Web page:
"I try not to get into it too much and get too excited," Simmons said. "But it was fun. My teammates always talk about it now. It was an amazing feeling to be up in somebody's grill."
Lady Vol fans, perhaps after nearly four decades of following Pat Summitt on the sideline, have a keen appreciation for defense.
"You don't see a lot of people admire female basketball defense," Simmons said. "When a guy's team does it, they get super excited. Everybody goes crazy. Things that women can do just like the men can do, it helps them to get even more excited."
The Lady Vols, who have been prone to giving up threes because of their help strategy, desire to clog the middle and gambling and trapping defenses, will have to get to the arc against Missouri. The crowd can help remind them.
"It helps a lot," Simmons said. "It also brings more energy with us. We have to start with energy in the beginning, but I think the crowd gives an extra bump. I think it is very good for us."
ALL HAIL HOLLY: Holly Warlick was the subject of considerable praise Wednesday during the SEC coaches' teleconference with the media.
She has Tennessee in the top 10 and off to a 2-0 start in SEC play.
"I knew that Holly would do a great job," Alabama coach Wendell Hudson said. "I think that's a credit to Holly. I think she was prepared for it."
"We root for the SEC," Balcomb said. "We root for a rival out of conference. You want to have upper echelon teams."
Arkansas coach Tom Collen noted that Tennessee is not bereft of talent despite nearly turning over the roster and staff.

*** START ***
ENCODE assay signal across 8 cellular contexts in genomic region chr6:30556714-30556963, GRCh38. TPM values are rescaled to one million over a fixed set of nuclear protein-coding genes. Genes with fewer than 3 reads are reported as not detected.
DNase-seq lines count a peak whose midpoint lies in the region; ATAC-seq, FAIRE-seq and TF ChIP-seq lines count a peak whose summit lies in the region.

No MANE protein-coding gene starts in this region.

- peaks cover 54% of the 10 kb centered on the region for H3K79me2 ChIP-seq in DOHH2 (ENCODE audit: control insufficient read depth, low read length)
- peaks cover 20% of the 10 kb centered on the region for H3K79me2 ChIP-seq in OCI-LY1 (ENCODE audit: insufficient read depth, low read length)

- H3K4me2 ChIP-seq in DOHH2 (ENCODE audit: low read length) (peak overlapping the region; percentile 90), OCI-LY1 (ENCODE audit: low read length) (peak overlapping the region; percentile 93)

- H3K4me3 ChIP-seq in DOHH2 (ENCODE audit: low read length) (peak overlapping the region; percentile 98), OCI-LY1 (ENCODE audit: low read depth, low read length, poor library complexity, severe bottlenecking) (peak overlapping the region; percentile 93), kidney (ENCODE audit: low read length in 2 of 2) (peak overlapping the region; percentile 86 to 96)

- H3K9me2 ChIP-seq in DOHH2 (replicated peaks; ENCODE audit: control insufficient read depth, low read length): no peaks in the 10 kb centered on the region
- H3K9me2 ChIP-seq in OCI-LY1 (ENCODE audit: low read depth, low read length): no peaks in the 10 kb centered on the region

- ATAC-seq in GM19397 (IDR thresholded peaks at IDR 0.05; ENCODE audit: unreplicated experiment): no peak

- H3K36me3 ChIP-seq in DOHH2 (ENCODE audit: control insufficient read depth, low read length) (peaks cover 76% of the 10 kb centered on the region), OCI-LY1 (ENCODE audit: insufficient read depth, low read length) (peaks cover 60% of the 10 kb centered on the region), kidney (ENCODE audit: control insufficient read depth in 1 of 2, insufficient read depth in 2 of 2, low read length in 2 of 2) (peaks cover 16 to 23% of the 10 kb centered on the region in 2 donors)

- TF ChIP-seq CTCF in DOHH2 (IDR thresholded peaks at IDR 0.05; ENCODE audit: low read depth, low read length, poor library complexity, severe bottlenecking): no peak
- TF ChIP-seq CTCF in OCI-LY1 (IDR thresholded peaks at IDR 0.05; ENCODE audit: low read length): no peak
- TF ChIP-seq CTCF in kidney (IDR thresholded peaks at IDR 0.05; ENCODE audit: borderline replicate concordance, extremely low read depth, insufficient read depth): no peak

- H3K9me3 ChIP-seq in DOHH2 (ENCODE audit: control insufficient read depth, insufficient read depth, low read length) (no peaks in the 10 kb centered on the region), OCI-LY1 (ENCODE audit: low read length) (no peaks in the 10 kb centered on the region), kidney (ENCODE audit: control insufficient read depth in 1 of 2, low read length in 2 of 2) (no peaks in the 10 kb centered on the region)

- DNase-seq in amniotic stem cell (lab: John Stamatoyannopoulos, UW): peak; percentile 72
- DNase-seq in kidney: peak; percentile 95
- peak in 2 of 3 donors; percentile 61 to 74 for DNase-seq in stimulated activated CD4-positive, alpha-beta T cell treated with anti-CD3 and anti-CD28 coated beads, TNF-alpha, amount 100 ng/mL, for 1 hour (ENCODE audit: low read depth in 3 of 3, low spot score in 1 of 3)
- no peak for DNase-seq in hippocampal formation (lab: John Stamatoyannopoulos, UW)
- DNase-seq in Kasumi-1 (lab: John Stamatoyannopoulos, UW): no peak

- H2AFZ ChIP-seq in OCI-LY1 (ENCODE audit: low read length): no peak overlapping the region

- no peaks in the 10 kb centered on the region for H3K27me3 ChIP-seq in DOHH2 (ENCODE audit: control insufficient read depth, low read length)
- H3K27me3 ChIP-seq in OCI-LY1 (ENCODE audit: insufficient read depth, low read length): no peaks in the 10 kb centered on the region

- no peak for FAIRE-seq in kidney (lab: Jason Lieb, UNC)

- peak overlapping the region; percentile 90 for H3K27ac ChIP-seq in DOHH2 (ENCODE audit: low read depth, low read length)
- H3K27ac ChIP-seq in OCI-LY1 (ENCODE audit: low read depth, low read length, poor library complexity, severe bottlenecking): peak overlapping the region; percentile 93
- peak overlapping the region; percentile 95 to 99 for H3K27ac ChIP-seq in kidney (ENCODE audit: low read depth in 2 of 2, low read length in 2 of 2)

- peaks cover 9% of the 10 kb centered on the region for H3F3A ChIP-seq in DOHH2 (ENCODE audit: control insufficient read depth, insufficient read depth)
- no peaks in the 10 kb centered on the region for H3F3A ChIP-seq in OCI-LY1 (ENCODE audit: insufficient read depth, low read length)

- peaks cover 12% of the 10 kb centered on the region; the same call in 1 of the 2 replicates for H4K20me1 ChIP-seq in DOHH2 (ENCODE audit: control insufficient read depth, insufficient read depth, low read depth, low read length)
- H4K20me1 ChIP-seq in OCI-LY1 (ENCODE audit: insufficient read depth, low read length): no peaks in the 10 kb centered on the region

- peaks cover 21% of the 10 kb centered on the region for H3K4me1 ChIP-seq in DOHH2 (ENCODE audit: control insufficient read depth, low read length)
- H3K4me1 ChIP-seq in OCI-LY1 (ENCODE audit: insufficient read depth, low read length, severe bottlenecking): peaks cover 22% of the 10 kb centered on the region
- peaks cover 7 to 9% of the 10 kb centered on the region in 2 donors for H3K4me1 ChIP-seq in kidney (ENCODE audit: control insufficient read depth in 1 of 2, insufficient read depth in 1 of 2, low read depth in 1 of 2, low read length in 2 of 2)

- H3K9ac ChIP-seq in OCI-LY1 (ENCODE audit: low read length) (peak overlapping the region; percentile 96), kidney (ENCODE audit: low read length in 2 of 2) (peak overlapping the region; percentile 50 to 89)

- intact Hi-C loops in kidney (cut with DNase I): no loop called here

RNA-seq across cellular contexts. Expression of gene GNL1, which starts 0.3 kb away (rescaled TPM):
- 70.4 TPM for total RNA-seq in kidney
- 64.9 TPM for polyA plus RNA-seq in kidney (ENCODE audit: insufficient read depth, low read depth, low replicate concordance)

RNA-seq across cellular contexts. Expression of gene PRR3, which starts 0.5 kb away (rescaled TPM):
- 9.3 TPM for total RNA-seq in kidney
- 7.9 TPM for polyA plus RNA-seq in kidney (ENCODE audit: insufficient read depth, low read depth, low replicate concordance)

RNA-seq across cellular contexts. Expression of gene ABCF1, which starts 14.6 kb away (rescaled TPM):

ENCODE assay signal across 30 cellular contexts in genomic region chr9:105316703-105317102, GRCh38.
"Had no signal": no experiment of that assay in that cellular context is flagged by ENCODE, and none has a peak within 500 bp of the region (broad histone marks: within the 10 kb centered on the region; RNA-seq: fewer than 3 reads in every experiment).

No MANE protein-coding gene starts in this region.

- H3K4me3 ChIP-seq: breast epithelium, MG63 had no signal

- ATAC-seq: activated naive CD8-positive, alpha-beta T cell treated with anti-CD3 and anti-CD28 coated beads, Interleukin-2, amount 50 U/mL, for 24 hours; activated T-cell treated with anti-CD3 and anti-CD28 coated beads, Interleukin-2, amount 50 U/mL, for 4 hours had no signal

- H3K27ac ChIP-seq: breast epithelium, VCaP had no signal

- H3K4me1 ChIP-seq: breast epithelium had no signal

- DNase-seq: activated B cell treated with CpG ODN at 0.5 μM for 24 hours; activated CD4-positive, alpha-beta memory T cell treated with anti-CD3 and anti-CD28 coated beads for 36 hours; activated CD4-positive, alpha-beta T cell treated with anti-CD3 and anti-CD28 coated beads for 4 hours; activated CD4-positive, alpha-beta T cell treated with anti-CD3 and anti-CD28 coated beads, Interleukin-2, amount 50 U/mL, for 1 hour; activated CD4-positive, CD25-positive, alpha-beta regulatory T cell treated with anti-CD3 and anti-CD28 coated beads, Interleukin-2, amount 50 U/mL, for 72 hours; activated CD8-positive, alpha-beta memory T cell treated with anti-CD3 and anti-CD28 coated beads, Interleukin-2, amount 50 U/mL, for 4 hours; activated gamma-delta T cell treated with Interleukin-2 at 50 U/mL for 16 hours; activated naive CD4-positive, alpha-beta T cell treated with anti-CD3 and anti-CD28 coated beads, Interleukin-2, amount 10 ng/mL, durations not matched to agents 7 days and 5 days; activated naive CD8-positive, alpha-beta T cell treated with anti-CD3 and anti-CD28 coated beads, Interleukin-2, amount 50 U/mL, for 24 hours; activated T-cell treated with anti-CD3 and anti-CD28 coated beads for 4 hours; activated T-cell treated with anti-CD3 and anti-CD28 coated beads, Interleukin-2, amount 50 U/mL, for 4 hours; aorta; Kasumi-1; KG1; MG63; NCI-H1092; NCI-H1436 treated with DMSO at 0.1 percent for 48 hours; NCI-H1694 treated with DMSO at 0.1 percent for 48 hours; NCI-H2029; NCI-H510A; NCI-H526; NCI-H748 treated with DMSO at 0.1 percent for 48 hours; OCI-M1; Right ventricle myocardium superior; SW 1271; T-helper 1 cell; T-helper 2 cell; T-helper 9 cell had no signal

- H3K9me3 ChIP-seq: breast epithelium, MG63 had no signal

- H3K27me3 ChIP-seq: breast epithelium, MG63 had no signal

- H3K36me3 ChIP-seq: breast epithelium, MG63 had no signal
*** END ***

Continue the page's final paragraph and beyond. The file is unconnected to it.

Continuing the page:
"I think she's probably got more talent than anyone else in the league," Collen said.
Collen did add that Tennessee's start in the SEC was impressive.
"They've really been putting it on some people," he said. "If they have an Achilles heel, it's that they're not deep."
Florida coach Amanda Butler is a Tennessee native. The Lady Vols are headed to Gainesville this Sunday. She noted that Tennessee still means national attention and fans will look to see how Tennessee is doing to gauge the strength of the league.
"There are programs that are looked to as the benchmark of success," Butler said. "I think it is great for our league that they are doing well."
ON TAP: All 14 SEC teams are in action tonight. The other matchups are: Georgia at Alabama; LSU at Arkansas; Ole Miss at Auburn; Florida at Mississippi State; Texas A&M at Kentucky; and Vanderbilt at South Carolina.
Tennessee leads the series with Missouri, 3-0. The Lady Vols are 1-0 at home against the Tigers. … Thursday's game also serves as a benefit for Second Harvest Food Bank. Fans who donate two non-perishable food items and will get a free 300 level general admission ticket. … The Stokely family is being honored at games this season with the Lady Vols saluting them on Thursday. Stokely Athletics Center, which hosted the men's and women's basketball teams before the move to the arena for the 1987-88 season, has been closed and the building, which hasn't been up to code, will be demolished. William B. Stokely III and his family will be honored for their contributions, which allowed the field house to be expanded into an athletics center in 1966. … There is a personal orange connection between Tennessee and Missouri. Tami Chievous, the academic liaison for Mizzou's women's basketball team, is married to former Tiger men's hoops and NBA player Derrick Chievous. He is the father of Tennessee men's basketball redshirt freshman Quinton Chievous, and Tami is Quinton's stepmother.
INSIDE TENNESSEE VIDEO COVERAGE
Wednesday practice clips